Come, Africa! Come, I have lifted my forehead from the dust Come, I have scrapped from my eyes the skin of grief
Come, I have released my arm from pain
Come, I have clawed through the snare of helplessness
Come Africa. (Translation by Victor Kiernan)
Faiz dedicated one of his last books Me’rai Dil, Me’rai Musafir to the late Palestinian leader Yasser Arafat, whom he considered one of the major freedom fighters of the 20th century. The poems are replete with his unbounded love for the Palestinian:
Your enemies have destroyed one Palestine
My wounds have blossomed into many Palestines.
Palestine blossomed in Faiz’s imagination during the last years of his life, and brought a new, somewhat sadder, shade to his poetry. Between Palestine and Pakistan the poetic journey was concluded.
In the concluding years of his life, Faiz had gained such a universal recognition that at that stage, as Ahmed Faraz puts it, “Neither his friends could add to his stature nor his detractors could lessen it.”
Too humble and shy to tell the audience about his personal friendship with Faiz, Minto thanked the group saying “It is a great honor to receive this award. Faiz was a great poet and I am gratified.” Yet, those who know Minto well could see how deeply he was moved largely because of his profound understanding and appreciation for Faiz’s prodigious intellectual contributions that have sustained generations in hopeful pursuit of the “Real Dawn”—Sub-e-Sadiq.
Minto, soft spoken, yet firm in his convictions, remains active in the political life of Pakistan since late 1940s when he, Faiz and a core of committed progressives and nationalists sought independence from British colonial rule. He is one of the most articulate voices of his generation to champion the rights of the underprivileged demanding higher wages for the working class, land reform and benefits for the farmers and an end to the feudalism and comprador capitalism which concentrates wealth in the hands of a few.
On a professional level he is a constitutional expert, law professor, author, literary critic, public intellectual, political leader, and the current President of the National Workers’ Party of Pakistan—a grassroots organization, similar to the Green Party in the US.
In 1974, Minto boldly stood down the growing dictatorship of Zulfikar Ali Bhuto when he represented Khan Abdul Wali Khan, leader of the combined opposition in the national parliament, during the infamous Hyderabad conspiracy case. In addition to Khan Abdul Wali Khan, the case also implicated two governors, two chief ministers, scores of national and provincial parliamentarians, revolutionary poet Habib Jalib and even some of Bhutto’s former colleagues, many of whom were later re-elected and became federal or provincial ministers. Most of the accused were leaders of minority provinces.
At stake were constitutional rights, rule of law, provincial autonomy, institution building, the democratic right to dissent, and the freedom of speech and association. It was a decisive moment in the history of the country as Bhutto, who having presided over the adoption of a consensus constitution had suspended it within 48 hours and ruled the country under emergency laws for the duration of his tenure till his overthrow by Zia ul-Haq in July 1977.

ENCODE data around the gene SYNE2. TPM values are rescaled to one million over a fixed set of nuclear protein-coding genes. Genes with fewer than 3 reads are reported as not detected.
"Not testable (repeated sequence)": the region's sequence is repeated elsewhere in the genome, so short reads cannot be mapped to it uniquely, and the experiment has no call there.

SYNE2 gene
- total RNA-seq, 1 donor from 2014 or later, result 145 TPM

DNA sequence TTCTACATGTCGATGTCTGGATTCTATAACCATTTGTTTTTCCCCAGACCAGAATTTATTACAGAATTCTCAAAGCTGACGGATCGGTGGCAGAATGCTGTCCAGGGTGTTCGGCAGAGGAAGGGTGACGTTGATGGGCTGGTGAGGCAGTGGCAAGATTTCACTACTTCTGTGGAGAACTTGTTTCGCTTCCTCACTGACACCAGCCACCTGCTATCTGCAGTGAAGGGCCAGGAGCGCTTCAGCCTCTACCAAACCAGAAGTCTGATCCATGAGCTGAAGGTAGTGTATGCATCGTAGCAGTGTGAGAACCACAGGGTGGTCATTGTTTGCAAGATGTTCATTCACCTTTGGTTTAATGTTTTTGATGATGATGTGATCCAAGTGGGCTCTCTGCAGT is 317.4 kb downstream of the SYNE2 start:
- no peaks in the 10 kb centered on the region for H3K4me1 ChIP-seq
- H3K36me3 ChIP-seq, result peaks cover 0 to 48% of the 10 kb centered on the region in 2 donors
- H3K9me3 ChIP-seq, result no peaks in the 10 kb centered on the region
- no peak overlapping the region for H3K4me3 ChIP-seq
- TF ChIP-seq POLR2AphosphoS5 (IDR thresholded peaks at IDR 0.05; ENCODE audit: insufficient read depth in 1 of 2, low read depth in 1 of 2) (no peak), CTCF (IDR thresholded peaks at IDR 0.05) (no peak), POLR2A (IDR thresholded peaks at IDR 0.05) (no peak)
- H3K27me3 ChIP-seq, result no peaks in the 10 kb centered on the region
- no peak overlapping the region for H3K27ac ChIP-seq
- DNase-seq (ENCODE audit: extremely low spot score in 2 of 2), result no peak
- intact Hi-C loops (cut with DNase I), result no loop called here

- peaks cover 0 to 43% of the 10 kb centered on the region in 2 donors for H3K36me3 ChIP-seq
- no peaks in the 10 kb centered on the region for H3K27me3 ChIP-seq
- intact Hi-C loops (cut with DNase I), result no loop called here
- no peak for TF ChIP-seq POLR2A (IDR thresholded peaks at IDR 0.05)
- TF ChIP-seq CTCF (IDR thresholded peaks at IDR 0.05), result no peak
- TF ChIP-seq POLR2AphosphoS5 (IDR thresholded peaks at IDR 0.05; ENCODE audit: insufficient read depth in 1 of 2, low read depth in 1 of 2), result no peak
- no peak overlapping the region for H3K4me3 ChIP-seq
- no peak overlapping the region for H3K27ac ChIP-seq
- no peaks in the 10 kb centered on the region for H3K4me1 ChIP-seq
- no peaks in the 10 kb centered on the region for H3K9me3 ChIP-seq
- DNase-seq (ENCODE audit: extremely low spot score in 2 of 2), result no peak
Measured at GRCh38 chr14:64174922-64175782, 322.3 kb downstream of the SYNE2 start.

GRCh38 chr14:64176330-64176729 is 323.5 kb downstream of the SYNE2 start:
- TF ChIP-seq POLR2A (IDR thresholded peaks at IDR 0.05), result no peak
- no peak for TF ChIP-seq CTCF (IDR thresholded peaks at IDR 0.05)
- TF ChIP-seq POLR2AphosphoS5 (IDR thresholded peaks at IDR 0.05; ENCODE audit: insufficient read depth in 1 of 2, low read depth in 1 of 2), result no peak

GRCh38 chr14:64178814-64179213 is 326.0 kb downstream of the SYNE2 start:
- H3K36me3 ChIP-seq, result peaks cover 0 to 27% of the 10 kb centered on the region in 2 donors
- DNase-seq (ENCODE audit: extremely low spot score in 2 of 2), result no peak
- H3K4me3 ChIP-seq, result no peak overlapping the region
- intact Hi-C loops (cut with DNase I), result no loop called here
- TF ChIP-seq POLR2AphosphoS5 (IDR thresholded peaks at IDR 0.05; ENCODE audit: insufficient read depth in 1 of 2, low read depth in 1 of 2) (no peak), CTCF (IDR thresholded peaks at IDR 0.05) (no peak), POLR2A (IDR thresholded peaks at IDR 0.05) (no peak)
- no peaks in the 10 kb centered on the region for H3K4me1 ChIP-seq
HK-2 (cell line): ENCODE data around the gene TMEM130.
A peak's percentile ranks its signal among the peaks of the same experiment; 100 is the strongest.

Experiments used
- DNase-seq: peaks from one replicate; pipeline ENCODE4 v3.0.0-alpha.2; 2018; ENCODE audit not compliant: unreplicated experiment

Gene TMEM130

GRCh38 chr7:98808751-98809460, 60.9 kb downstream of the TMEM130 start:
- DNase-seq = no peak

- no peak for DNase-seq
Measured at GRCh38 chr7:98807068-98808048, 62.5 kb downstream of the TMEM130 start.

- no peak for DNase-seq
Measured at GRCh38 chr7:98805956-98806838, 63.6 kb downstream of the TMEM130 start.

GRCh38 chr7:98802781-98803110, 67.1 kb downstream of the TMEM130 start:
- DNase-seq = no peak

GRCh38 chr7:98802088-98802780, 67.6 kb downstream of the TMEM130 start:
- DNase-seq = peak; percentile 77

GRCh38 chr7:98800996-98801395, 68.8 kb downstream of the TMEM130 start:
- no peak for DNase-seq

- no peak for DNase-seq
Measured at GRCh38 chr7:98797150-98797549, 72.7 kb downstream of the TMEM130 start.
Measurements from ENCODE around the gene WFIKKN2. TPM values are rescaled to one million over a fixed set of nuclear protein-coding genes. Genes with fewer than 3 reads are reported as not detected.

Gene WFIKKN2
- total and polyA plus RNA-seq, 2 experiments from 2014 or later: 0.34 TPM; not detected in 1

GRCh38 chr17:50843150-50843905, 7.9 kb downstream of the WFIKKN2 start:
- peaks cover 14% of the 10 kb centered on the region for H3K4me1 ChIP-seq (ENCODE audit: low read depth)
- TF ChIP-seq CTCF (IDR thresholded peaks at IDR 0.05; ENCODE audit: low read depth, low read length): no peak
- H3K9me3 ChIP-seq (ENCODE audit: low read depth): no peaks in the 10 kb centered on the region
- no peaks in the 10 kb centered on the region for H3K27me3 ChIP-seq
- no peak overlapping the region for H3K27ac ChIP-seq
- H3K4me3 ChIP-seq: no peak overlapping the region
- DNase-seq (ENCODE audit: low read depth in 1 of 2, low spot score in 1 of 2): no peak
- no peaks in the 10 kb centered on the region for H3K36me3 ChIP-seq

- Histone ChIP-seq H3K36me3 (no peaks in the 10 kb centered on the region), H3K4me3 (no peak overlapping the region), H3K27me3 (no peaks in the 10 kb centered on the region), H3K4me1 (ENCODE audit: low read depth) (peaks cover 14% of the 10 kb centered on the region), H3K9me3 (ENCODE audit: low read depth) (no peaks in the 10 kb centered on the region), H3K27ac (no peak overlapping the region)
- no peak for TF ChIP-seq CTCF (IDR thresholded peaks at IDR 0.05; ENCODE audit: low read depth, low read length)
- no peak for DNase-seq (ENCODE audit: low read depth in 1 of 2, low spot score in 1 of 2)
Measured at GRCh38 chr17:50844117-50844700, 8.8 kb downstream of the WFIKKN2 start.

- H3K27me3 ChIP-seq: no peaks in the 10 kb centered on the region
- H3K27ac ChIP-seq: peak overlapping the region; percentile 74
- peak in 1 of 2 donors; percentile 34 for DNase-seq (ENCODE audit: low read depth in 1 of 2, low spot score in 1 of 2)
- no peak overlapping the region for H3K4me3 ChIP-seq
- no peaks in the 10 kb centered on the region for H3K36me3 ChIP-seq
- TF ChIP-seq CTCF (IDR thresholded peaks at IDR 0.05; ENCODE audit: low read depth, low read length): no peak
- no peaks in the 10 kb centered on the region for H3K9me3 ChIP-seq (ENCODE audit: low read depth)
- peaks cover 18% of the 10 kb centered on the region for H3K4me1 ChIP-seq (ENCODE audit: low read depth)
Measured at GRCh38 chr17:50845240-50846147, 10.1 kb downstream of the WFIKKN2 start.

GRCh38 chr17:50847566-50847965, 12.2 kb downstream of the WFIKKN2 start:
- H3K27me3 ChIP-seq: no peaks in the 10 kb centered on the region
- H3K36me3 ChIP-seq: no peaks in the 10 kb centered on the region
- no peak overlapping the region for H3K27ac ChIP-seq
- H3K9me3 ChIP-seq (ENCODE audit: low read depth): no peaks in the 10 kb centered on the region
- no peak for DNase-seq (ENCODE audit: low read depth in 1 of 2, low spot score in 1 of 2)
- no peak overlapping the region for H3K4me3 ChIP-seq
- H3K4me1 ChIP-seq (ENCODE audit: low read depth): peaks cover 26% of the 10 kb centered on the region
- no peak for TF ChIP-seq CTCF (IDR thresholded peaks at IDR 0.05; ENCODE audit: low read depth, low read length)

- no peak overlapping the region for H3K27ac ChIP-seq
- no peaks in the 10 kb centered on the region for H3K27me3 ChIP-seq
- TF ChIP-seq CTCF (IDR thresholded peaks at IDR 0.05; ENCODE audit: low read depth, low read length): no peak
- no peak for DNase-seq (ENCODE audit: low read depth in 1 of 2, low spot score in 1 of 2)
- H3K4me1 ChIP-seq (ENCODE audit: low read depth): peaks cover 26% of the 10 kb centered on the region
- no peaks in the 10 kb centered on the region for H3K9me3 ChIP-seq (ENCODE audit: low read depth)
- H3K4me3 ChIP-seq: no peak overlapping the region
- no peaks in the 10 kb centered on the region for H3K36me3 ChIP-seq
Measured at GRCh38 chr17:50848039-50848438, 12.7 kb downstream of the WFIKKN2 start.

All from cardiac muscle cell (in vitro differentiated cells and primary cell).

During the presidency of Zia ul-Haq, Minto was elected to chair the All-Pakistan Lawyers’ Association against Martial Law to lead the national struggle against yet another dictatorship. Of course he had to pay a heavy price for his courage of conviction. Imprisoned by Gen. Zia, he was adopted as a prisoner of conscience by the Amnesty International. In 1990, when Mr. Nelson Mandela was elected President International Lawyers’ Association, Mr. Abid Minto was elected as Vice President of the same organization. They worked as a team from 1990 to 1995.
Shortly after, in 1997, he was elected President of the Pakistan Supreme Court Bar Association. As documented in the press, “declining many offers of judgeship in the higher courts and ministries in various governments, he has spent fifty years, half a century, leading nationwide movements for poverty alleviation, rule of law, due process and equal justice in Pakistan. His principled stand and struggle against militarism, feudalism, nepotism and malfeasance has been internationally applauded. He has spent his life struggling for human rights, women’s rights, minority rights and rights of the working classes in Pakistan.”
Minto and Faiz continued to work together in one forum or the other till Faiz’s death in 1984. Minto was twice blessed by his close friendship with Faiz Ahmed Faiz and Habib Jalib, the two most gifted and conscientious poets of Pakistan. Often confused with the legendary fiction writer Sadat Hassan Manto, his uncle, Abid Hassan Minto along with C. R. Aslam and others, gave the best years of his life to build foundations on the ground to sustain the visions of his poet friends. This praxis – translating ideas into material reality – is his contribution.
The revolutionary poet Habib Jalib called C. R. Aslam and Abid Minto ‘the two most civil and dignified people’ in Pakistani politics.
“It is wonderful that a handful of people like Minto – the cream of intelligentsia – can continue the struggle for human rights in Pakistan. I think the struggle must continue. We must change the existing mindset,” veteran community leader Dr. Shabbir Safdar said. “You cannot have human rights for yourself if you do not honor the same for other people.”
(Lisette B. Poole, a freelance writer in the San Francisco Bay area, also lectures at CSUEB, Hayward )


Editor: Akhtar M. Faruqui